The S&P is Below 1998 Levels , but EVERYTHING is Different …especially the Mood.

I got a ton of reaction from my post last week about the S&P being below 1998 levels.

There is a lot of anger about how ‘Buy and Hold’ is dead.

People that say this are LAZY. I love people like this. As Ted Knight eloquently stated in ‘CaddyShack’, ‘The World needs Ditchdiggers Too’. Buy and Hold is NOT dead and will never be a dead proposition. Buy and Hold should not mean a lifetime and not mean a daytrade. It is a state of constant flux. When you plant a garden your work is not done.

Even though the S&P is below 1998 levels, EVERYTHING has changed. We have crashed, bubbled up, crashed again, recovered and now in a new deep correction. Solar had promise, solar bubbled and now solar is in a death march (check out $tan and $fslr). Oil went from $20 to $150 and when it was $30, the ned of the world was predicted for a world of $80 oil. Not. Amazon went from zero to $100, back to $1 and now stands at $180 after hitting $225.

That’s not nothing.

In 1998, we discovered that ‘Long Term Capital’ was a tricked up leverage machine run by ‘genius’ degenerate yutz’s. In 2011, we give every small retail investor, this same power from a smart phone with an Etrade account…financial weapons of mass destruction. As my pal @upsidetrader points out in this classic post:

The SEC was busy trying to figure out what an uptick rule was, it took all their manpower, and all of these inverse ETF’s were spawned and blessed in the dark of night. A demon of trading was created during their fog of incompetence. If you’re a newer trader, not only should you not be trading this market ( you can learn a lot by just watching this fiasco), don’t trade inverse ETF’s. You will be gone in a heart beat, but you are all adults so have at it if you must.

For the markets to work great, we need participation, not blind mutual fund investing, but real participation. People owning shares in companies. I have spent thousands of hours investing, mentoring and reading about web and now mobile entrepreneurs. They are not investing in the stock market. They are investing in other entrepreneurs. They want to own things and take part in decisions. The new breed of investors, trusts SecondMarket more than the Stock Market. To be honest, so do I. It has worked for me a few times.

In 1998, Cash was KING. In 2011, Cash is King. In 2090, Cash will be king (just stored in Bank of Apple). Cash really is and will always be king.

In 1998, people kept their cash in a bank. In 2011, hedge funds keep their cash in US treasuries. Today, people are speculating that Gold will be the new cash. In 2014, that will not be the case. I just don’t know what trigger sets off that mega crisis…

In 1998, banks were the ‘new new’ thing. Investment bank IPO’s were cool. In 2011, we know that was the true kiss of death. If we could undo one thing, I guarantee that would be a great one.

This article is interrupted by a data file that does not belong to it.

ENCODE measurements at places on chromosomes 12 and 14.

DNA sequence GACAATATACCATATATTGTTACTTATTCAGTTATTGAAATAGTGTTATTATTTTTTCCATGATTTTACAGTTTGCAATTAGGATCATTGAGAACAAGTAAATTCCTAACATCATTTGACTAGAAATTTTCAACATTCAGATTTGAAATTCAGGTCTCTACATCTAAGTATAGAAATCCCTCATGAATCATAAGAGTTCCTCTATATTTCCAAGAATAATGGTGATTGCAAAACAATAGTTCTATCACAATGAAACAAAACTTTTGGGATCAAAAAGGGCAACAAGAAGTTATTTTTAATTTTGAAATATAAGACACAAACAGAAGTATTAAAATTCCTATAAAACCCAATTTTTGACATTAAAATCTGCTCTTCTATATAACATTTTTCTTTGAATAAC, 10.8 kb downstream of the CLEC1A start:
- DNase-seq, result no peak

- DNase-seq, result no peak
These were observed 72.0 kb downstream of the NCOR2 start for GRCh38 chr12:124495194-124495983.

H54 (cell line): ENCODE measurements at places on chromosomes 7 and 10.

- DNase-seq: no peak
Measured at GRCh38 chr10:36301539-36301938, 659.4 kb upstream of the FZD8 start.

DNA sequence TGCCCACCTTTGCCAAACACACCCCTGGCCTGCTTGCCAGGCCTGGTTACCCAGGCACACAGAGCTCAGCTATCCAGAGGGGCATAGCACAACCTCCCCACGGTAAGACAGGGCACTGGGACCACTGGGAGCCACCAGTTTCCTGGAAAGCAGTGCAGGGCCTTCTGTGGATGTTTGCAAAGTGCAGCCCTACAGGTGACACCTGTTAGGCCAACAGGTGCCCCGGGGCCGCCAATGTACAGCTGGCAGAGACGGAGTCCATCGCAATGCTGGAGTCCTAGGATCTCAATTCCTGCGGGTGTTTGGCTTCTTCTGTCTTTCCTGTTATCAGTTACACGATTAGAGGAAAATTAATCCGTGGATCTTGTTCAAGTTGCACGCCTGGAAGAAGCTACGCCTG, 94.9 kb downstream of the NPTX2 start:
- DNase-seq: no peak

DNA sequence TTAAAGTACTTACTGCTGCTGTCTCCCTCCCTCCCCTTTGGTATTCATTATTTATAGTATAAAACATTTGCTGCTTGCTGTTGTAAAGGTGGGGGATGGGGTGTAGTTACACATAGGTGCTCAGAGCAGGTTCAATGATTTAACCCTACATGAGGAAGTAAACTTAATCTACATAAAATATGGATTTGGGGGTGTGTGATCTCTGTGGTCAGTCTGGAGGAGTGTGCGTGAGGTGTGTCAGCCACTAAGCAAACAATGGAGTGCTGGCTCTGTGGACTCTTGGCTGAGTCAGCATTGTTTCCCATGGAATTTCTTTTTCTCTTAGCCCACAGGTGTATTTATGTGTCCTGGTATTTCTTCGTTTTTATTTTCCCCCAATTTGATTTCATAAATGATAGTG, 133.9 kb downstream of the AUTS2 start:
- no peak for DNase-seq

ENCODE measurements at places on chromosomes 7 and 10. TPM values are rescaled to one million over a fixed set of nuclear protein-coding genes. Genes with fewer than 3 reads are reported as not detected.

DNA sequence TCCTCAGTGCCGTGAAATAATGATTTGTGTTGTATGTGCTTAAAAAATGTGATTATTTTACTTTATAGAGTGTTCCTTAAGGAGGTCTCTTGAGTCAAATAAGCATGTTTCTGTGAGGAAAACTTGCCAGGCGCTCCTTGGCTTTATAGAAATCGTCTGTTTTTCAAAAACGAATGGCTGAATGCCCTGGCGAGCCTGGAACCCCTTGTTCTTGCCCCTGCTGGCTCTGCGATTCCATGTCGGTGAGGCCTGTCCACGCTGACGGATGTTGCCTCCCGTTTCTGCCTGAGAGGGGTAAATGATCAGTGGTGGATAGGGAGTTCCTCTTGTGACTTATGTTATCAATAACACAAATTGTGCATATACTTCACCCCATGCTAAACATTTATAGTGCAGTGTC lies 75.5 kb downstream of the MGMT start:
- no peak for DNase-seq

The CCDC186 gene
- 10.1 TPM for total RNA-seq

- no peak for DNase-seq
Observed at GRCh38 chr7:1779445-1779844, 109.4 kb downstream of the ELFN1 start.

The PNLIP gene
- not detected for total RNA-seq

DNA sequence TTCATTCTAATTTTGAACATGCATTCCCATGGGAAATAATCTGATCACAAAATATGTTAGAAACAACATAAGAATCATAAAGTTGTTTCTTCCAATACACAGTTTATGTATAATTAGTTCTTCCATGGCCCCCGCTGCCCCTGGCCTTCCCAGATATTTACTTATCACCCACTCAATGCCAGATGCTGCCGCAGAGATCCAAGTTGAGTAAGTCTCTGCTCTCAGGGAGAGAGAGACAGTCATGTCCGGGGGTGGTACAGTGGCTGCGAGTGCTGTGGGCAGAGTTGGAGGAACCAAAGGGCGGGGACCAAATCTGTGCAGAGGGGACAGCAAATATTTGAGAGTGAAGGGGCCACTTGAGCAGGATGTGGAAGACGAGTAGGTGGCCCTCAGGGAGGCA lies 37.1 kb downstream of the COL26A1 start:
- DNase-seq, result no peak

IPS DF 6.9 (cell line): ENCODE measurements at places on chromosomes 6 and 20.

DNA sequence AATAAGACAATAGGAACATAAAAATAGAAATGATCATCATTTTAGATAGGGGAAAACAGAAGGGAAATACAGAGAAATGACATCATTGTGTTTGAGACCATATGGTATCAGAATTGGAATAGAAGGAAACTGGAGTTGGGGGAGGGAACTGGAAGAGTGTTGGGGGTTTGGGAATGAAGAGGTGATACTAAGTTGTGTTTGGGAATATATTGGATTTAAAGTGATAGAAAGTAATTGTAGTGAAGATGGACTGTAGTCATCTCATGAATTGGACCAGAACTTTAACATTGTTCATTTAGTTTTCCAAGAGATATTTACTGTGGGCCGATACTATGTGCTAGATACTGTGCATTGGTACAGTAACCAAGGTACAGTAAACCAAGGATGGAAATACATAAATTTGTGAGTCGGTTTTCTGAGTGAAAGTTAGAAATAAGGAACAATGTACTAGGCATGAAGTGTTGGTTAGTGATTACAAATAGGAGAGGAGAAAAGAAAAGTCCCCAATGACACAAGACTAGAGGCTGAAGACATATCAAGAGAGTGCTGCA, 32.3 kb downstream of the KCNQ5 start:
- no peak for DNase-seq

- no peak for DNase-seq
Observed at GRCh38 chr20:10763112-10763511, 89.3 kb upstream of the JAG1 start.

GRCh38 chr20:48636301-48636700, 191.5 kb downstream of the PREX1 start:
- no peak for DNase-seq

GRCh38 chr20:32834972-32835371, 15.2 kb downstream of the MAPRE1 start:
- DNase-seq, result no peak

For the markets to work, we need less marketing from Wall Street and more investing. We need less technology for trading and more technology for schools.

Mood matters and right now, people are pissed. Warren Buffett is worried that people lose hope. I agree with Warren about that.

No reason to be a hero in this market of 2011 just yet.


  1. Anonymous says:

    I think there are 2 different ‘Buy and Holds’.  There is responsible buy and hold, where you get out at the point when the hold part doesn’t make sense anymore. This is not dead and never will be. 

    Then there is “Buy and Hold (and ignore)”  which is also not dead, but should be. 

  2. tivoboy says:

    Yeah, I have been telling people for a few years now that one has to “buy, hold SELL, then re-buy, hold, SELL” repeat as often as necessary.  With much of peoples capital loaded in a tax advantaged account of some type the downsides to MAKING SOME TRADES (transactions really) are very low

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  4. mccartjt says:

     As @upsidetrader points out there’s no free lunch with inverse ETFs. Then there’s naked futures. Those are really bad boys! I knew of one person who tried to commit suicide after trading futures. In fact I know of someone the wrong way right now on lots of TBT ETF. He’s down about $300K. I’ve reached out to him and alas I have been unable to help him…

  5. Spooky says:

    I know its not the point of your post, but isnt it neat in some cycle-of-life way that the ‘death’ of solar via brutal margins and capacity is exactly what the technology itself needs for larger adoption?  The drop of panel prices in the last 3 months has more then compensated for FIT reductions in most markets, resulting in a project lifetime lcoe reduction.

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